Conflicts of interest—regulatory requirements 2011 [Archived]
Produced in partnership with RadcliffesLeBrasseur
Conflicts of interest—regulatory requirements 2011 [Archived]

The following Practice Compliance practice note produced in partnership with RadcliffesLeBrasseur provides comprehensive and up to date legal information covering:

  • Conflicts of interest—regulatory requirements 2011 [Archived]
  • Own interest conflict
  • Client conflicts
  • Other confidentiality issues
  • Systems and controls
  • Failure to comply

There are two types of conflict: own interest conflicts (sometimes called solicitor-client conflicts) and client conflicts. You can never act where there is an own interest conflict. You cannot act where there is a conflict between two or more clients unless:

  1. one of two specific exceptions applies, and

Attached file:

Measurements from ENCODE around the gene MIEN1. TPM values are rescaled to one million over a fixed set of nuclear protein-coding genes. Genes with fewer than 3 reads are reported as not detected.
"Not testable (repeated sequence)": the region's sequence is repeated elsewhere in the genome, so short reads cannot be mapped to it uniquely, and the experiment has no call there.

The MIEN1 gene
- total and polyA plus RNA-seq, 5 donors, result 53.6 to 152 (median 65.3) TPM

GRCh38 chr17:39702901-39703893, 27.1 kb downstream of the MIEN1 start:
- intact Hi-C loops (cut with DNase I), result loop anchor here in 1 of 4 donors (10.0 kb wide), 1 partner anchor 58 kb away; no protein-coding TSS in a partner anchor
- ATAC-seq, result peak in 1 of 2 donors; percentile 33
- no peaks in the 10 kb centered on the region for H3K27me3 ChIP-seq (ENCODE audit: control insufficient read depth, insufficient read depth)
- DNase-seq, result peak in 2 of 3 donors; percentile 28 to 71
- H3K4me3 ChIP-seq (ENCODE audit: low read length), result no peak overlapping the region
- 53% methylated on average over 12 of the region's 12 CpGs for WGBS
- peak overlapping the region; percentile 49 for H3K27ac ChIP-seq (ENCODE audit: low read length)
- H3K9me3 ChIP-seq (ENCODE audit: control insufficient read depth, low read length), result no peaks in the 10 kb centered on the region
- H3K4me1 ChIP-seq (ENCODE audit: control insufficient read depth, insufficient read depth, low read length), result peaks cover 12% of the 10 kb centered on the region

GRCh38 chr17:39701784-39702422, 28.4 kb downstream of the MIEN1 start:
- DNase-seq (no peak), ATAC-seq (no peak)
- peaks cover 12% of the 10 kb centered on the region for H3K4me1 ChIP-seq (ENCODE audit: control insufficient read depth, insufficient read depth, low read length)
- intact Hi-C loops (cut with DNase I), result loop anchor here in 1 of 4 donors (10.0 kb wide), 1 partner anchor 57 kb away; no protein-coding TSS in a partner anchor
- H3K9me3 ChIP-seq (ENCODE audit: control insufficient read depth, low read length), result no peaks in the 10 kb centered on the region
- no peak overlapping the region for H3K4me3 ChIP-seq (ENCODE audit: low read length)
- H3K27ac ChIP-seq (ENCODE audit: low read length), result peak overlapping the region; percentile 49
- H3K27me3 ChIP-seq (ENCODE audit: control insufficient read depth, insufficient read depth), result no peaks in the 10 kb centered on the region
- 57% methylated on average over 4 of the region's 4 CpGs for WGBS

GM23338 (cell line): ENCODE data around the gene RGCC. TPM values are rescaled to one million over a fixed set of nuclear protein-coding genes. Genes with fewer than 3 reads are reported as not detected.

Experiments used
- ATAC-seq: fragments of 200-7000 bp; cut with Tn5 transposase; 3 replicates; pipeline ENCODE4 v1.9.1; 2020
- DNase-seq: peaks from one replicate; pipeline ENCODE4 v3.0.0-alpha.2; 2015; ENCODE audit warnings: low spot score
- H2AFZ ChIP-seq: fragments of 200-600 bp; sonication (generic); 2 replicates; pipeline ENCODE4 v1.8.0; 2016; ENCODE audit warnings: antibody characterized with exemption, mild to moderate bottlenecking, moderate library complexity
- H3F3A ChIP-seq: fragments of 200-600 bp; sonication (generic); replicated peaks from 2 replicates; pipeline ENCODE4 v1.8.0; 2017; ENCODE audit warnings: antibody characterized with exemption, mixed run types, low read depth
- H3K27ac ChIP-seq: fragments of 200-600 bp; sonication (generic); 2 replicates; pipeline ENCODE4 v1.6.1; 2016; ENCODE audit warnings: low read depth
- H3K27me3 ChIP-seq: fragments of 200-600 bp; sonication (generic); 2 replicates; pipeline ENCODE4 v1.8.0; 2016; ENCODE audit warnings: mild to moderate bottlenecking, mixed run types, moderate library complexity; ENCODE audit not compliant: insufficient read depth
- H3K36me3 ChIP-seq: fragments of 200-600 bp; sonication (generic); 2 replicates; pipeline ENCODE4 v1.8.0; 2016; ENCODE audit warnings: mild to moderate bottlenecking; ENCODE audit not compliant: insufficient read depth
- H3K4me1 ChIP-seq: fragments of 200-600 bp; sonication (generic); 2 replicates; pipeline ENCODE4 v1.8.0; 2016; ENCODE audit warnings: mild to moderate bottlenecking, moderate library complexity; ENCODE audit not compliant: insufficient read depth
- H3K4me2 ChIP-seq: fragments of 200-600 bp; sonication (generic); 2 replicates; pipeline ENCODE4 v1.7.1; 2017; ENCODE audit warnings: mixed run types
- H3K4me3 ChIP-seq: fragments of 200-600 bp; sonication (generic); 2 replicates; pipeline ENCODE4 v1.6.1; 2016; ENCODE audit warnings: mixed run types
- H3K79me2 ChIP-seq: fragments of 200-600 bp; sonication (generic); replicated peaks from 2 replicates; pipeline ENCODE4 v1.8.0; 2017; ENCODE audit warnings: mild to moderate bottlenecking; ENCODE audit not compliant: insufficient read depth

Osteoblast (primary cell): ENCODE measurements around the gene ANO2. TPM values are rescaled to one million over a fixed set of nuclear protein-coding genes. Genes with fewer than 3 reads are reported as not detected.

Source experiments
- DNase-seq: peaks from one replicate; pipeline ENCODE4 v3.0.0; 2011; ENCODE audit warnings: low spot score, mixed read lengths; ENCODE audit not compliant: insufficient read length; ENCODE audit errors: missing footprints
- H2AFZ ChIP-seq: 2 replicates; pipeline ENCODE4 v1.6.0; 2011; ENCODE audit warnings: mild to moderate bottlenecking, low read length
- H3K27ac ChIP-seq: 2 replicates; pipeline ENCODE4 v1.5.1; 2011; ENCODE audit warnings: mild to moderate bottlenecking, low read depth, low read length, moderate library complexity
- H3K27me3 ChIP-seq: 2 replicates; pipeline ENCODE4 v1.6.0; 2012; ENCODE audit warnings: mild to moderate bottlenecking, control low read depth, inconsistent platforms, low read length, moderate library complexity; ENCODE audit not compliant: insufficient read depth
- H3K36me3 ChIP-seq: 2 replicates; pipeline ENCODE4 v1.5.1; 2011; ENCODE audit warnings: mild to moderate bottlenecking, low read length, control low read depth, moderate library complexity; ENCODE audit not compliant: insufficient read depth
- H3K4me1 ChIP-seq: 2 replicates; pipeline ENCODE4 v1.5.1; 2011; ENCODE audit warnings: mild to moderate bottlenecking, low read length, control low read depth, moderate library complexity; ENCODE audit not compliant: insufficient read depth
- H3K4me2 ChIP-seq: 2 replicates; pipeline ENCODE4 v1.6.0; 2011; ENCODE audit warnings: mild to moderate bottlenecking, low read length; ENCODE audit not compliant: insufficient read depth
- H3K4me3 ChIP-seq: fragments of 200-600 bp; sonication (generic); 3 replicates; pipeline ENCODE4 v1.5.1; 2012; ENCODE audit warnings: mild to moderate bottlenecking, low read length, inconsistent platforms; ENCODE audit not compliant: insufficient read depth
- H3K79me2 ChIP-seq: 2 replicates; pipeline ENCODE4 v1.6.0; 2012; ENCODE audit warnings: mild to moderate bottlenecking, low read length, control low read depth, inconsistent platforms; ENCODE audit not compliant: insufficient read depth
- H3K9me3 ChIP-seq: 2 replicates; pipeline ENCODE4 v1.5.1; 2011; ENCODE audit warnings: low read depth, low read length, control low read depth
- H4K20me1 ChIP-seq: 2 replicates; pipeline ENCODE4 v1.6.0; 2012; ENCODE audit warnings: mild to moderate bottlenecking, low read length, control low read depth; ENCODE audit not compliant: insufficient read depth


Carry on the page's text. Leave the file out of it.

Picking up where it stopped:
2. additional safeguards are met

You may also encounter a situation where your duty of confidentiality to a former client conflicts with your duty of disclosure to a current client. These are dealt with separately in the SRA Handbook and are discussed briefly in this Practice Note.

The SRA does not:

  1. define what scenarios constitute a conflict of interest, or

  2. prescribe detailed rules for identifying and managing conflicts

Own interest conflict

An own interest conflict arises where:

  1. your duty to act in the best interests of a client (in relation to a matter) conflicts with your own interests in relation to that or a related matter, or

  2. there is a significant risk that your duty to act in the best interests of a client may conflict with your own interests in relation to their matter or a related matter

Own interest conflicts can take many forms and the SRA does not give examples. Own interest conflicts will need to be assessed on a case by case basis.

You can never act if there is an actual or significant risk of an own

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